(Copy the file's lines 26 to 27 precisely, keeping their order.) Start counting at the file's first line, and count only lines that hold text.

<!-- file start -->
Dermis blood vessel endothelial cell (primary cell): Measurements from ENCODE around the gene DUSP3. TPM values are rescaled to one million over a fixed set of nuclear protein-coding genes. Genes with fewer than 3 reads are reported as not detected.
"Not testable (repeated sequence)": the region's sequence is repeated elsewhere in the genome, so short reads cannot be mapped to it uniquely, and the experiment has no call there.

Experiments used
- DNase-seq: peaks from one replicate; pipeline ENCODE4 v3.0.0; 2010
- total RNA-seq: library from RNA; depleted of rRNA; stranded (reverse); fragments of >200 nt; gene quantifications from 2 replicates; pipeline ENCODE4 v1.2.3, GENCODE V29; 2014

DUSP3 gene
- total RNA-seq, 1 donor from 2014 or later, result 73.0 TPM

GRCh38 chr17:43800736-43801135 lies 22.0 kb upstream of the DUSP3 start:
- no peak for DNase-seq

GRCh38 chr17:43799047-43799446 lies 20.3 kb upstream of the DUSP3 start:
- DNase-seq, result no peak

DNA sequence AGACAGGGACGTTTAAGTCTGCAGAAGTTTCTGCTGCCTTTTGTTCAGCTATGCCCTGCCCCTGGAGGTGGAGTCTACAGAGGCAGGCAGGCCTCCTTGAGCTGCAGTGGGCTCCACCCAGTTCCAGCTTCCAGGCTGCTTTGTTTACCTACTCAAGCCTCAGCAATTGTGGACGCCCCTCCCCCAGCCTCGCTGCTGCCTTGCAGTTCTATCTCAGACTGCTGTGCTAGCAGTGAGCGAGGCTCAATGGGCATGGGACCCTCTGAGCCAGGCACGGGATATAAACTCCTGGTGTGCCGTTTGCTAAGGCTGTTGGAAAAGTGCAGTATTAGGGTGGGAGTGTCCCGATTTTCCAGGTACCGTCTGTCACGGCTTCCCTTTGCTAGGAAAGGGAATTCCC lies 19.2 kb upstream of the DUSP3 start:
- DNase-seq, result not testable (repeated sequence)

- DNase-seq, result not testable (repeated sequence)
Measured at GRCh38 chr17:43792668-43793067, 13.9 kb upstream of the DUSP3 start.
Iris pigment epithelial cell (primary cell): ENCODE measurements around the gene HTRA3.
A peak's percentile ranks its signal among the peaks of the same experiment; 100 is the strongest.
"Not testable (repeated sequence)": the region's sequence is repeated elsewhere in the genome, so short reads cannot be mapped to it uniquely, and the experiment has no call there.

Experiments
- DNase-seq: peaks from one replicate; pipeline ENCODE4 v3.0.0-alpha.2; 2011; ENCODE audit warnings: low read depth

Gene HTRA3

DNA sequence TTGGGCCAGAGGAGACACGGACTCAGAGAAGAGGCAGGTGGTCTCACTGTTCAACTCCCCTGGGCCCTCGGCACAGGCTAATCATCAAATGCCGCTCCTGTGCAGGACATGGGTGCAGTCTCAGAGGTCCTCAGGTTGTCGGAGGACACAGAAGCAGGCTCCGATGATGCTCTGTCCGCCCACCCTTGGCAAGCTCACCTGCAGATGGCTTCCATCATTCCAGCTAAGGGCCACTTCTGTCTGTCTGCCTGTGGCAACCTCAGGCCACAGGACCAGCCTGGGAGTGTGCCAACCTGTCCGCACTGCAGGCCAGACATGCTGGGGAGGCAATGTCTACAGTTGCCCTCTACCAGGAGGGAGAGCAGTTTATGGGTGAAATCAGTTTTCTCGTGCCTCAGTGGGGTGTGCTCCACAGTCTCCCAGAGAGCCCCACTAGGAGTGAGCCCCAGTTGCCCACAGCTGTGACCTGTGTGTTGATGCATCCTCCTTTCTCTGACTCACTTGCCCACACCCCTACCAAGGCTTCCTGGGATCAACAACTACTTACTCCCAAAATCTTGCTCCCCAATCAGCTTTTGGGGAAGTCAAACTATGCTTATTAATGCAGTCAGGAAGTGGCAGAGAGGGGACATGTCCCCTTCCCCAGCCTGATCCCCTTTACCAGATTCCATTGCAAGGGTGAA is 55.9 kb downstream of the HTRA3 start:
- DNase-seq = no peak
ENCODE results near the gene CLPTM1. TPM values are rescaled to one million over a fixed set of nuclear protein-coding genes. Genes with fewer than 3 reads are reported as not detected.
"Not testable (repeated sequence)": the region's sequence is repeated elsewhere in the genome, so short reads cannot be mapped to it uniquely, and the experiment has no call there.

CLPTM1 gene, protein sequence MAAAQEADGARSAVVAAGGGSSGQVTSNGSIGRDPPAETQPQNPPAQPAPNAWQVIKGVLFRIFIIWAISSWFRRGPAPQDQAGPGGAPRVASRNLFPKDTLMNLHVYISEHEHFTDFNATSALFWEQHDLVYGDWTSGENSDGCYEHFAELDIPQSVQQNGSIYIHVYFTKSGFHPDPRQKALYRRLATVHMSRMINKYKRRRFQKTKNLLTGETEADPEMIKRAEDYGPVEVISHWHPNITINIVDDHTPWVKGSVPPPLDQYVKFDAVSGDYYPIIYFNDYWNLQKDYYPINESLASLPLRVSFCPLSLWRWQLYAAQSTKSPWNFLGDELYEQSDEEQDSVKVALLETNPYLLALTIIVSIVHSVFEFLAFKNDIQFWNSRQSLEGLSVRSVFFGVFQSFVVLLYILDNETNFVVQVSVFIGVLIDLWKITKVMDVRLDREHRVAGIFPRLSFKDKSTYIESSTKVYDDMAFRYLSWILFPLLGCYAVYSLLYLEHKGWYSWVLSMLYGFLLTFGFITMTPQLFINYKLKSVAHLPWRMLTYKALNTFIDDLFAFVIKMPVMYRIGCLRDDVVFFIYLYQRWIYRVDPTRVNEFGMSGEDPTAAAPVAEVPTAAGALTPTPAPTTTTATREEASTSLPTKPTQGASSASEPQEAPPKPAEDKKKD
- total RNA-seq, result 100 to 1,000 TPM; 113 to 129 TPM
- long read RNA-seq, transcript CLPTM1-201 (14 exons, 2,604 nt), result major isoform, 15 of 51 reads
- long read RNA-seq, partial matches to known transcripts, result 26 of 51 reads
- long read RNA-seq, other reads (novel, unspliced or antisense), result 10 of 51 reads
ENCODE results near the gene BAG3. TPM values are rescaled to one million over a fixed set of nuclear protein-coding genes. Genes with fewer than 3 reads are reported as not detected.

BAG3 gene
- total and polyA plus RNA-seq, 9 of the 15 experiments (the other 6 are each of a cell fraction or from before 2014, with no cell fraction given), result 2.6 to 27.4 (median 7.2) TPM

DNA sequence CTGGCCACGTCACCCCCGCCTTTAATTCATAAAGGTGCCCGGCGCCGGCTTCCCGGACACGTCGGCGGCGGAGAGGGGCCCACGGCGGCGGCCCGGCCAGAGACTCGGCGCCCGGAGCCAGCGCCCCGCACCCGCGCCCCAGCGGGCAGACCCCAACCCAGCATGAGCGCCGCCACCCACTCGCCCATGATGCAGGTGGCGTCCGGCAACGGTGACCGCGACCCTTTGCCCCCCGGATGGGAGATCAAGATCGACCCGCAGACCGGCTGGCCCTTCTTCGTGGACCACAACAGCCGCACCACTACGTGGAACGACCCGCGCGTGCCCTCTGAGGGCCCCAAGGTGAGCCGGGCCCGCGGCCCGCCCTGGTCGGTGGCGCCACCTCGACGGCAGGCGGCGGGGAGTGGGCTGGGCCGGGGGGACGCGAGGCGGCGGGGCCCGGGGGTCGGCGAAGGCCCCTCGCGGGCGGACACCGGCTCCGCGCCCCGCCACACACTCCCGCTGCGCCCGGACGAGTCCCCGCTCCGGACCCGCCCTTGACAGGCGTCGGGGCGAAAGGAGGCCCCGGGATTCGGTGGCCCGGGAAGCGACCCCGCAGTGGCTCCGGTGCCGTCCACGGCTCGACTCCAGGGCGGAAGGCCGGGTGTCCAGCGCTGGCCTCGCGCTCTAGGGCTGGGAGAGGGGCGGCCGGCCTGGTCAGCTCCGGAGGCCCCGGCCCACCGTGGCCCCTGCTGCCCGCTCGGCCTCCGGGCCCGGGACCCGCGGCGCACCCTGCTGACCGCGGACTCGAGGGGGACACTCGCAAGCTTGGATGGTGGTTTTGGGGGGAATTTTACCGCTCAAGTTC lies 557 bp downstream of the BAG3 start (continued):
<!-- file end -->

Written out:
CLPTM1 gene, protein sequence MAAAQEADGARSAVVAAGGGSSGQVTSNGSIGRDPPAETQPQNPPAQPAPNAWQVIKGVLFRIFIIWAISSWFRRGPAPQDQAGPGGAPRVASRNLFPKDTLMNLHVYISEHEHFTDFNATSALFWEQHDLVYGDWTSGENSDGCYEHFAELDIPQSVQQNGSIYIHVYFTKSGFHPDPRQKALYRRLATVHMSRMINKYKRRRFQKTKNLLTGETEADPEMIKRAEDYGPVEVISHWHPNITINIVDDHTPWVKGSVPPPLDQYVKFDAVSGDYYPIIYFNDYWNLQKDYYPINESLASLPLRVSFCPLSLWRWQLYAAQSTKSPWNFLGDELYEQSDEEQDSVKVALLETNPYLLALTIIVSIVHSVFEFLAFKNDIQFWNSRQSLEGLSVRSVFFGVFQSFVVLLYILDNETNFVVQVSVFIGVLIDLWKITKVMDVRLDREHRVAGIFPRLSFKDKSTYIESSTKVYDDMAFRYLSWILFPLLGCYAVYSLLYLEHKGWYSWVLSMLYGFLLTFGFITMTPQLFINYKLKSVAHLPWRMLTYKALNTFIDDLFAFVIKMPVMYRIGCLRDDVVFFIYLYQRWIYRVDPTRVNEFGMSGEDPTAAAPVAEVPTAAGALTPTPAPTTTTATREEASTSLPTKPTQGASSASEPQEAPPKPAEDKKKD
- total RNA-seq, result 100 to 1,000 TPM; 113 to 129 TPM